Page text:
In this case, we want to extract data from this web page. And since we want to use ProxyCrawl to make the most of the scraping process, such as benefit from anonymity and evade any access blockades, we’ll have to make some configurations to the URL, as discussed previously.
Let’s also encode the URL. You can use this free tool to encode the URL.
After making the configurations, here is how the URL looks:
That’s the URL we insert in the address bar of the New Web Query dialog box. Next, click the Go button.
After the web page has loaded into the dialog box, Excel inserts small yellow right-arrow buttons next to the tables or data it finds throughout the page.
You just need to position your mouse cursor over the arrow that points to the data you need. Then, the selected table will be outlined in blue.
Next, click on the arrow. The entire table’s data will be highlighted in blue, and the arrow turned to a green checkmark button.
Then, click the Import button to load the selected data into an Excel worksheet.
Next, Excel will ask you where you intend to put the imported data. If you want to place the data in the existing worksheet, select the first radio button; otherwise, select the second radio button to instruct Excel to insert the data in a new worksheet.
For this Excel web scraping tutorial, we’ll choose the first radio button. Then, click the OK button.
Excel may take a few moments to download the external data. After completing the process, the output looks like something below:
It’s that simple!
You can now shape and refine the data according to your specific needs.
You can also use the New Query command to turn a web page’s data into an Excel spreadsheet. This is mostly suitable for data in table format.
To create a new web query using this command, select the Data ribbon and click the New Query option.
Notice that this command provides several options for retrieving external data and inserting it into an Excel worksheet. For this tutorial, let’s choose From Other Sources and From Web options.
Next, you’ll be presented with the From Web dialog box where you can insert the URL of the web page you want to extract its data.
In this case, we want to extract data from this web page. And just as we explained previously, we’ll pass the URL through ProxyCrawl.
Here is how the URL looks:
That’s the URL we insert in the address bar of the From Web dialog box. Next, click the OK button.
Excel will now attempt to make an anonymous connection to the target web page via ProxyCrawl.
Next, the Navigator window will appear with a left-hand list of tables available on the target web page.
If you select any table, its preview will be populated on the right. Let’s select the Wholesale spot petroleum prices…table.
Next, let’s click the Load button at the bottom of the window. Notice that there are other options for accomplishing other tasks, such as clicking the Edit button to edit the data before downloading it.
After clicking the Load button, the external data will be downloaded to the Excel spreadsheet. The output looks like something below:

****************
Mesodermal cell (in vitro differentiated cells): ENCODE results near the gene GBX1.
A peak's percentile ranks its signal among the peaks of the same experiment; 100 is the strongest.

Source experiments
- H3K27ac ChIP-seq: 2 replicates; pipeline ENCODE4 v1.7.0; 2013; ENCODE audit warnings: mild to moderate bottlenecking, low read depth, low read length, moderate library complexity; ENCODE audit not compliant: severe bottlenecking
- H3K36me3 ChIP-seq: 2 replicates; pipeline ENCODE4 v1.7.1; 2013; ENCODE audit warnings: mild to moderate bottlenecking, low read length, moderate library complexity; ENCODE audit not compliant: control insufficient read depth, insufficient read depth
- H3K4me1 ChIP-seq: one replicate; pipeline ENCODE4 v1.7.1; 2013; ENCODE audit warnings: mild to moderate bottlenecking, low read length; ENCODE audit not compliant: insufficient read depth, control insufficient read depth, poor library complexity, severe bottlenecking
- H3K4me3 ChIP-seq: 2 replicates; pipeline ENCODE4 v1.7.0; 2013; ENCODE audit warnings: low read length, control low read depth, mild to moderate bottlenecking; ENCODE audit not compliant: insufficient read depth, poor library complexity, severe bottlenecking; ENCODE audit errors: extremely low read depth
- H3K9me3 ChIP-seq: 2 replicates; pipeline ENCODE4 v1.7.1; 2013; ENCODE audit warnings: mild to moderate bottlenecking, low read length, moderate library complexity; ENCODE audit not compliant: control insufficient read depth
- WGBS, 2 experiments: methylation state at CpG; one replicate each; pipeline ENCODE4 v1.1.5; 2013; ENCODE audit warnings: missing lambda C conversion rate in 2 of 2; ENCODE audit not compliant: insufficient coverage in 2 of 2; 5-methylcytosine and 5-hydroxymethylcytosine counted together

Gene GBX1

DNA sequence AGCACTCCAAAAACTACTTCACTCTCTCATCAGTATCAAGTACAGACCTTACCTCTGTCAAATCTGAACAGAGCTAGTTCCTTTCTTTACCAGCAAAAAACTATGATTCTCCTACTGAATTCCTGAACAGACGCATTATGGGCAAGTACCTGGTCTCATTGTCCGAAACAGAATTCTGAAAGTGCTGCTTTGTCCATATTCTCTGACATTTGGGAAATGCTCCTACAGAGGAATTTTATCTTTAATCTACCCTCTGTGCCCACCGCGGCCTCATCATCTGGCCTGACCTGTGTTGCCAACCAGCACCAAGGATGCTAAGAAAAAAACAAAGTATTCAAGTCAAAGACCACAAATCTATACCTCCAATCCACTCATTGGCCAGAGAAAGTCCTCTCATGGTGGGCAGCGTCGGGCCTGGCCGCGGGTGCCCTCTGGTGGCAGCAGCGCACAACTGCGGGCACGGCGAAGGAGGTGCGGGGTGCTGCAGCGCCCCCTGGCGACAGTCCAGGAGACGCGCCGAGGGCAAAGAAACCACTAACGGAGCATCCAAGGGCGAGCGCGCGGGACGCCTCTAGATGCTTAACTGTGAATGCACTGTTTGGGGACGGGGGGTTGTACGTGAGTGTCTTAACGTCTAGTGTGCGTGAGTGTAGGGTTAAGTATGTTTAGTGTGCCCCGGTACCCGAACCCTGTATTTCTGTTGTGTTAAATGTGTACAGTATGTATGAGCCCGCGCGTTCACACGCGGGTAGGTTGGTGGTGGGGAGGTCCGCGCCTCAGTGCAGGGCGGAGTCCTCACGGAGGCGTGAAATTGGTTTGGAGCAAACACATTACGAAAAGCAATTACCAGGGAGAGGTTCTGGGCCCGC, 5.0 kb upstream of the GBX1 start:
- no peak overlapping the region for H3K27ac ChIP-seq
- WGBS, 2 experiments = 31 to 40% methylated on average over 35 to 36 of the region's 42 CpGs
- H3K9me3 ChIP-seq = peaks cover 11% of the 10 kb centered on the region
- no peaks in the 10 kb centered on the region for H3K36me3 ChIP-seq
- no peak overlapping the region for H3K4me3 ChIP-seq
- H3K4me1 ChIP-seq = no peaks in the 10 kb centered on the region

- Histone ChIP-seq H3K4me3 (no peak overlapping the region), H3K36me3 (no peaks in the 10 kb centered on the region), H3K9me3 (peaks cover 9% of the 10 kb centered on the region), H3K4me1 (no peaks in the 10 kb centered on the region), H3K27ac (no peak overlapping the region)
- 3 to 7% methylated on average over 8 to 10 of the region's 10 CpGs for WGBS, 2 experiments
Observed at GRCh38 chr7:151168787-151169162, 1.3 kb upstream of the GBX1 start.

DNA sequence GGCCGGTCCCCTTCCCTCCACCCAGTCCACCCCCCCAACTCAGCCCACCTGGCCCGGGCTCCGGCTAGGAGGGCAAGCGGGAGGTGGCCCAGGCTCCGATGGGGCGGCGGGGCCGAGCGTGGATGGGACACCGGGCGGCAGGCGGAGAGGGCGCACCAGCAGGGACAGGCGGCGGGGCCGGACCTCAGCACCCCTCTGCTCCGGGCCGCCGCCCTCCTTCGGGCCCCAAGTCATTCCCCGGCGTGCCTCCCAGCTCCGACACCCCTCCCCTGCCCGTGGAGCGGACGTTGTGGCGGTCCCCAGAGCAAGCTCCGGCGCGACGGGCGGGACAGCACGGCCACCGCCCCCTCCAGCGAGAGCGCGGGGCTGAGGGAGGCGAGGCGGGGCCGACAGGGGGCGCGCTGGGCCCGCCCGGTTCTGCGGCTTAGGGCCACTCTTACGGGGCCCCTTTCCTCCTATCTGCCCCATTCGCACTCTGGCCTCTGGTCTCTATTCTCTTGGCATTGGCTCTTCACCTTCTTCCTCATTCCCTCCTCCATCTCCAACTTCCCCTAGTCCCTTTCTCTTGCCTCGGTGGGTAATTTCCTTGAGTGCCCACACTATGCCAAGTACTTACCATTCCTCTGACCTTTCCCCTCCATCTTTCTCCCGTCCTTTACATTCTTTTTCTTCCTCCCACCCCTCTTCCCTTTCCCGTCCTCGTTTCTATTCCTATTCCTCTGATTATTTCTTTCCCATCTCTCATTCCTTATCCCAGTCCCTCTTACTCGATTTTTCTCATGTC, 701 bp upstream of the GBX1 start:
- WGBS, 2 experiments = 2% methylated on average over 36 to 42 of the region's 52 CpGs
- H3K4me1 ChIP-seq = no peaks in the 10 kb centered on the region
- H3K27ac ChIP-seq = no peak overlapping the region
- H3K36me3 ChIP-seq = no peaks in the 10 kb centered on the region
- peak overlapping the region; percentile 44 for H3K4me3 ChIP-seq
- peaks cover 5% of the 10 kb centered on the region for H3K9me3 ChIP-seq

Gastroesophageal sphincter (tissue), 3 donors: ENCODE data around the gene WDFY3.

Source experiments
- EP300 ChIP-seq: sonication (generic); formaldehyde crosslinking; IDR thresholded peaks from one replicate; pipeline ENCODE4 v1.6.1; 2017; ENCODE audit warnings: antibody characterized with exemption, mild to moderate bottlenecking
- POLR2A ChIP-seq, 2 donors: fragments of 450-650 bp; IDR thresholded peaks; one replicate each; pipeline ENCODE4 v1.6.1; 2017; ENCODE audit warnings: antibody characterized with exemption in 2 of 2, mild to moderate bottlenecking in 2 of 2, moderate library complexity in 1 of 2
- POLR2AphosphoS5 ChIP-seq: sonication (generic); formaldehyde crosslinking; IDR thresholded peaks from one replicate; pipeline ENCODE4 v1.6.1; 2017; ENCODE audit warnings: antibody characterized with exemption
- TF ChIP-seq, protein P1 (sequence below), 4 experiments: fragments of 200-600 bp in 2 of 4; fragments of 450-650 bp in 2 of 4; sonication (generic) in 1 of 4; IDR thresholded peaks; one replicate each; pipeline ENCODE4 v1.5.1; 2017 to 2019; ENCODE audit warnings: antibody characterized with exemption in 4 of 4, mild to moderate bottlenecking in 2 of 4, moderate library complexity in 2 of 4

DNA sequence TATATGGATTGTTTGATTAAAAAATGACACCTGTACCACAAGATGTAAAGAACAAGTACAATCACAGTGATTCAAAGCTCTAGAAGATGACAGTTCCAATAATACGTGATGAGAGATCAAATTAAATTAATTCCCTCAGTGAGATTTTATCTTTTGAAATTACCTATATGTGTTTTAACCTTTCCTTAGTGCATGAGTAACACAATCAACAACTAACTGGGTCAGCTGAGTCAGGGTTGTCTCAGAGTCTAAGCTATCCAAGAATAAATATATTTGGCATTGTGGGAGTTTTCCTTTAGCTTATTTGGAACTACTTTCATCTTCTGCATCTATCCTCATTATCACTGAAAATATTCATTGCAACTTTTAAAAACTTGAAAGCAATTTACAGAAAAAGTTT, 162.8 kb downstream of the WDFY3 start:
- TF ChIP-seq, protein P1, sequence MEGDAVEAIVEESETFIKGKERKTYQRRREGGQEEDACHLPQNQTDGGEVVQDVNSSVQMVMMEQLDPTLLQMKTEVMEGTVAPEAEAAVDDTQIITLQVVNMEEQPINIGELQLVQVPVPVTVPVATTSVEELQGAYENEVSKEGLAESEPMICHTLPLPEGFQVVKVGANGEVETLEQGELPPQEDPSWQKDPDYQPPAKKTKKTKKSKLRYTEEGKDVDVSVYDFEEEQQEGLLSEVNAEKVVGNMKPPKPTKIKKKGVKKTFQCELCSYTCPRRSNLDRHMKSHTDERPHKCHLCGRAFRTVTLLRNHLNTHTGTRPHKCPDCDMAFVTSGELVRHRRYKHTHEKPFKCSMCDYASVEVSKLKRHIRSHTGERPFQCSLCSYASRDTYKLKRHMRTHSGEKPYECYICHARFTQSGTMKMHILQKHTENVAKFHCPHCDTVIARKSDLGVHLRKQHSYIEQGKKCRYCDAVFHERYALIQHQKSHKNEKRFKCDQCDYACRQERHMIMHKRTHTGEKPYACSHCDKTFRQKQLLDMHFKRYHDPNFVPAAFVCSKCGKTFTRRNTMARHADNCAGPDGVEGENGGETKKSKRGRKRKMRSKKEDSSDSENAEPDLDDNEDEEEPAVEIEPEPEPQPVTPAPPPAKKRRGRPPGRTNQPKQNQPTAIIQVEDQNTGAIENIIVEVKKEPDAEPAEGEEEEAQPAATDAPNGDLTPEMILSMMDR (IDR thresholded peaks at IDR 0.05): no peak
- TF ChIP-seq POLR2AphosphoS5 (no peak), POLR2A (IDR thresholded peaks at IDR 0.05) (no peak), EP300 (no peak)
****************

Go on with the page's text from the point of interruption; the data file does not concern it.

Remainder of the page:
Excel allows you to refresh the downloaded data automatically, instead of setting up the scraping process again. This is important for keeping the pulled data up-to-date, especially if you’re dealing with data that frequently changes on the target web page.
However, if you make repeated requests to a website to grab its data, the site may notice that your actions are not normal and block you from accessing its content. That’s why you need to use ProxyCrawl. It’ll help you access sites just like a normal user does, and circumvent any access restrictions.
To refresh the web-queried data, you can simply click any cell of the data and select the Refresh All option under the Data ribbon. Then, under the dropdown options, click Refresh All if you want to update more than one data or Refresh if you want to update only a single data.
You can also instruct Excel to refresh the data automatically according to your specified criteria. To do so, click the Connection Properties… option.
The Connection Properties dialog box will appear, allowing you to control how the scraped data refreshes. Under the Usage tab, you can enable background refresh, set a specific time period to update, or choose other options.
Notice that the dialog box also lets you accomplish other tasks, such as adding a description to your connection, defining the maximum number of records to fetch, and more.
After specifying the refresh criteria, click the OK button.
That’s how to scrape data from a website to Excel. With the Excel web query feature, you can easily download data from websites and integrate them into your spreadsheet.
And if Excel is combined with a powerful tool like ProxyCrawl, you can make your data extraction tasks productive, smooth, and fulfilling.
ProxyCrawl lets you pull information from websites at scale while remaining anonymous. It’s the tool you need to avoid experiencing access blockades, especially if you’re refreshing scraped Excel data automatically.
Click here to create a free ProxyCrawl account.